New Zealand. In 1965 the people chose a self-government status in free association with
New Zealand. Consequently, a relatively large number of Rarotongans or Cook Islanders live
in New Zealand. The majority of the population lives among the eight elevated southern
islands, with its capital on Rarotonga. Geography There are also seven low-lying, sparsely
populated northern islands.
Niue is the largest coral island in the world.
It is situated in the South Pacific Ocean along the westernmost edge of the Cook Islands and is 240 miles east of Tonga. Are this island measures approximately 100 square miles, or about 1.5 times larger than Washington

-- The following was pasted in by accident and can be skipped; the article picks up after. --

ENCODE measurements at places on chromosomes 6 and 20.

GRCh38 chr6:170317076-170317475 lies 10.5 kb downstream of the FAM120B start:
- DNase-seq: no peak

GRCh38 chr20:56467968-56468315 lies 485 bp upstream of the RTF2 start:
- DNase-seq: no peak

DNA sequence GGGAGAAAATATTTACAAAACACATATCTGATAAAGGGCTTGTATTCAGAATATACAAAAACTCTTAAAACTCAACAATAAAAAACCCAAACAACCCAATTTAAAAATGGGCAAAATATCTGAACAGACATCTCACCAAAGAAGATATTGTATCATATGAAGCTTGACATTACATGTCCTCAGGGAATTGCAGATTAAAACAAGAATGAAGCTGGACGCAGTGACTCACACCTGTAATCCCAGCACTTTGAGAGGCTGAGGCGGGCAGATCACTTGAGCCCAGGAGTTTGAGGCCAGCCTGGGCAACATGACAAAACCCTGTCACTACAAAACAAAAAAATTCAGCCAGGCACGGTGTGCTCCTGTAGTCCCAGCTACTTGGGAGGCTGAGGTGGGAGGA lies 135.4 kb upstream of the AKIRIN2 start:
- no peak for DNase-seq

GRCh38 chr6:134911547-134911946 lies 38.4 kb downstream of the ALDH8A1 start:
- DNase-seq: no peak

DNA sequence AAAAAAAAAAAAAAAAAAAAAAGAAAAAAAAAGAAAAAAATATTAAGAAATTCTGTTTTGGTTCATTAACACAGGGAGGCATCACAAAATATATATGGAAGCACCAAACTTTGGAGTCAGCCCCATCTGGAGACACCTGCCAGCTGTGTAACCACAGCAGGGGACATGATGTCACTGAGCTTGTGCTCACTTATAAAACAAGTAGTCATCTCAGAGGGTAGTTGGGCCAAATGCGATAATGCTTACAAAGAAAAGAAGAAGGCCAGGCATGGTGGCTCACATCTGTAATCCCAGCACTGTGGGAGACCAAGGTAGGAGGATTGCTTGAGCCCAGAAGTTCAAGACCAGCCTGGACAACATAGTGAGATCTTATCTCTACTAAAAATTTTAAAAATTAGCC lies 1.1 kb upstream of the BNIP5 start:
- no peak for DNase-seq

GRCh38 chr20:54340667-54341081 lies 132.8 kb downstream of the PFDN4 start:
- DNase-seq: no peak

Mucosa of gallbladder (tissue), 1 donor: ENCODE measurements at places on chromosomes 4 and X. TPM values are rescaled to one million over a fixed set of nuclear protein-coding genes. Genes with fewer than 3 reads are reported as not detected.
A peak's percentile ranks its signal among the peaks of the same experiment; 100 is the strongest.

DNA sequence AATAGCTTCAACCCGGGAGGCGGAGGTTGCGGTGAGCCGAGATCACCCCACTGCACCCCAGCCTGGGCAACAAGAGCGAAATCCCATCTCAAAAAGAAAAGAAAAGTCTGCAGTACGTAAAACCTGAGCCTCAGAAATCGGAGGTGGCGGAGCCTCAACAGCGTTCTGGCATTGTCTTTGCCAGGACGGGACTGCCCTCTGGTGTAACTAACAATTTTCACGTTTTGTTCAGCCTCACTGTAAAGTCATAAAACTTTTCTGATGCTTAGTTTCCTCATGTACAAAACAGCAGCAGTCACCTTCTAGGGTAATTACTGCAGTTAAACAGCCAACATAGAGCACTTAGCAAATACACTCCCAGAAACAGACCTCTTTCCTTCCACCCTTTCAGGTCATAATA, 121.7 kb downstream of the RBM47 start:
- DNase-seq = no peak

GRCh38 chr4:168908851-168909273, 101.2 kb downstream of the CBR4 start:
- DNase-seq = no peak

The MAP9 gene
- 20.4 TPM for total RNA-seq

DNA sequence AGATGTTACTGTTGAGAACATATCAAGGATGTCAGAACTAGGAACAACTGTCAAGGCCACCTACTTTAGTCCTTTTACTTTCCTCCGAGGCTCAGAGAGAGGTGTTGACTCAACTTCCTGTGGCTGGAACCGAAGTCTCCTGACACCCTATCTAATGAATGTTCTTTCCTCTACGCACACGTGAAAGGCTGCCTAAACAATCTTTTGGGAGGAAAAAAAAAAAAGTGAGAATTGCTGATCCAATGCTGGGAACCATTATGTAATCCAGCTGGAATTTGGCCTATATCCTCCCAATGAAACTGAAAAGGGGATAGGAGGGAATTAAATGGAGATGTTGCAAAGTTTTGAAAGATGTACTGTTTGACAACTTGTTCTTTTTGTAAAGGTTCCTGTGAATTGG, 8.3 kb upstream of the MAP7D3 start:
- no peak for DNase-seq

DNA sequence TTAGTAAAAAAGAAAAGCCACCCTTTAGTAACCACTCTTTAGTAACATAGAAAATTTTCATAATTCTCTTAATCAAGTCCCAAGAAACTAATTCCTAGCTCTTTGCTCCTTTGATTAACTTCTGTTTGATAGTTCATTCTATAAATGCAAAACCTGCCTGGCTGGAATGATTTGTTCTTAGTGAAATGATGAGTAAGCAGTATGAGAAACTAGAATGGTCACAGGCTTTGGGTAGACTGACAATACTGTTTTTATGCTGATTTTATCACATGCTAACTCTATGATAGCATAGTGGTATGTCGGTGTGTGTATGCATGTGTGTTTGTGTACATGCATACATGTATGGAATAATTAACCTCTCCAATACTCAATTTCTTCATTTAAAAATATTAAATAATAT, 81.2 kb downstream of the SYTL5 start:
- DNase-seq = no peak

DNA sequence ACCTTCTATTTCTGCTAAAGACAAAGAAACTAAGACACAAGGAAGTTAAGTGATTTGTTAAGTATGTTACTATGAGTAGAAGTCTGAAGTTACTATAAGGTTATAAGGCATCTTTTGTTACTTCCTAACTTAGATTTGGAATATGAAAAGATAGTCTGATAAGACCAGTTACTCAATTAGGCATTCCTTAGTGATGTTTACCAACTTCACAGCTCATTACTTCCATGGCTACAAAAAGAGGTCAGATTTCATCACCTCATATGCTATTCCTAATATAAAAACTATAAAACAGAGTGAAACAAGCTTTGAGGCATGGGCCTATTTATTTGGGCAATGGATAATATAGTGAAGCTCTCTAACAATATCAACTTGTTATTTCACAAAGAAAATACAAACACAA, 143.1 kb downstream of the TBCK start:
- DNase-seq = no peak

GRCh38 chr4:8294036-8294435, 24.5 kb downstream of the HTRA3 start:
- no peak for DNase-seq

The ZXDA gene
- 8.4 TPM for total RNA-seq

In 2020, Niue recorded a population of 1,626 (2020 Worldmeter) History & Discovery Research shows that Samoans settled the island around AD900. According to tradition, a war party from Tonga arrived in the 16th century. In 1774 Captain James Cook sighted Niue, but was prevented from landing three times by Niuean warriors. Cook made the effort to chart the island, naming it Savage Island in his documentation.
Although geographically part of the Cook Islands, Niue is an admistratively separate, selfgoverning territory in free association with New Zealand.
Niuean and English.
Tuvalu is situated in the South Pacific Ocean, about half-way between Hawai’i and Australia. Area Tuvalu consists of nine coral atolls totaling less than approximately 10 square miles (26 sq km) or about 1/10th the size of Washington, D.C.